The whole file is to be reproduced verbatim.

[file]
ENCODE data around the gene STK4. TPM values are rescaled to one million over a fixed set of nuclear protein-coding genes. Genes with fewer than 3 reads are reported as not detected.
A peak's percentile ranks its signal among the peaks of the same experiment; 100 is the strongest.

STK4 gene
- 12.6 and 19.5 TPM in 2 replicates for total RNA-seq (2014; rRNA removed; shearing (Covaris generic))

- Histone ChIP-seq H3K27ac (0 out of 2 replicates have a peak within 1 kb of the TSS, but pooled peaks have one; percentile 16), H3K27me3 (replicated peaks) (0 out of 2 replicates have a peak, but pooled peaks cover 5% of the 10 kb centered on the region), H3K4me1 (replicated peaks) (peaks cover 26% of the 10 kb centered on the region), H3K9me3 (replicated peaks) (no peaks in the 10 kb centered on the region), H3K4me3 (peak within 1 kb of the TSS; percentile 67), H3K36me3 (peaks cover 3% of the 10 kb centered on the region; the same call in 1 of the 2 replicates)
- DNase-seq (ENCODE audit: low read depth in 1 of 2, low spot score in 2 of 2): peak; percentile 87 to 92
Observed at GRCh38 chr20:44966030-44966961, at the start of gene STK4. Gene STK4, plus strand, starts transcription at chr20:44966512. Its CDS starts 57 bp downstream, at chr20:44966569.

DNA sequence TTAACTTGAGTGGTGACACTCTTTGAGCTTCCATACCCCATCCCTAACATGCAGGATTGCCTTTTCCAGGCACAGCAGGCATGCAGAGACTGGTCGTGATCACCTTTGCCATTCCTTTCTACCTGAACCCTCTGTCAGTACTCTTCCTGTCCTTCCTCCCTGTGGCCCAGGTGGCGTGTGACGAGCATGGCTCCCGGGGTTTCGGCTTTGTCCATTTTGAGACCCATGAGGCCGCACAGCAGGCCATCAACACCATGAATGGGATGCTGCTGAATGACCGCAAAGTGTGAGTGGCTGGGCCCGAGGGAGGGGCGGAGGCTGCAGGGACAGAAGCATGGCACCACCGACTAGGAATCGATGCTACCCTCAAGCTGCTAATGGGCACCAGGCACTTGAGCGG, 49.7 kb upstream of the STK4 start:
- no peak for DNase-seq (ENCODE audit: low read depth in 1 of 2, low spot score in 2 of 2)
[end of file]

ENCODE data around the gene STK4. TPM values are rescaled to one million over a fixed set of nuclear protein-coding genes. Genes with fewer than 3 reads are reported as not detected.
A peak's percentile ranks its signal among the peaks of the same experiment; 100 is the strongest.

STK4 gene
- 12.6 and 19.5 TPM in 2 replicates for total RNA-seq (2014; rRNA removed; shearing (Covaris generic))

- Histone ChIP-seq H3K27ac (0 out of 2 replicates have a peak within 1 kb of the TSS, but pooled peaks have one; percentile 16), H3K27me3 (replicated peaks) (0 out of 2 replicates have a peak, but pooled peaks cover 5% of the 10 kb centered on the region), H3K4me1 (replicated peaks) (peaks cover 26% of the 10 kb centered on the region), H3K9me3 (replicated peaks) (no peaks in the 10 kb centered on the region), H3K4me3 (peak within 1 kb of the TSS; percentile 67), H3K36me3 (peaks cover 3% of the 10 kb centered on the region; the same call in 1 of the 2 replicates)
- DNase-seq (ENCODE audit: low read depth in 1 of 2, low spot score in 2 of 2): peak; percentile 87 to 92
Observed at GRCh38 chr20:44966030-44966961, at the start of gene STK4. Gene STK4, plus strand, starts transcription at chr20:44966512. Its CDS starts 57 bp downstream, at chr20:44966569.

DNA sequence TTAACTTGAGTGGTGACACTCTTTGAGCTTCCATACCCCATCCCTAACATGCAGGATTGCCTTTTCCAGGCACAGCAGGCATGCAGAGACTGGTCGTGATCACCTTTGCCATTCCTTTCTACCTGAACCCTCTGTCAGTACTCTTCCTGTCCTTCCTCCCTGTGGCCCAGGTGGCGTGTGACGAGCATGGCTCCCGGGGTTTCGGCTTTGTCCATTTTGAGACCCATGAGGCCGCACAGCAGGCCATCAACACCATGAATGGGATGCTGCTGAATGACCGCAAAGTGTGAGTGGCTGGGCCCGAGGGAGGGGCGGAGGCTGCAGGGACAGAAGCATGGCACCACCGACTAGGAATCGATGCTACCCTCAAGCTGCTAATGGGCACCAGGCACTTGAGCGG, 49.7 kb upstream of the STK4 start:
- no peak for DNase-seq (ENCODE audit: low read depth in 1 of 2, low spot score in 2 of 2)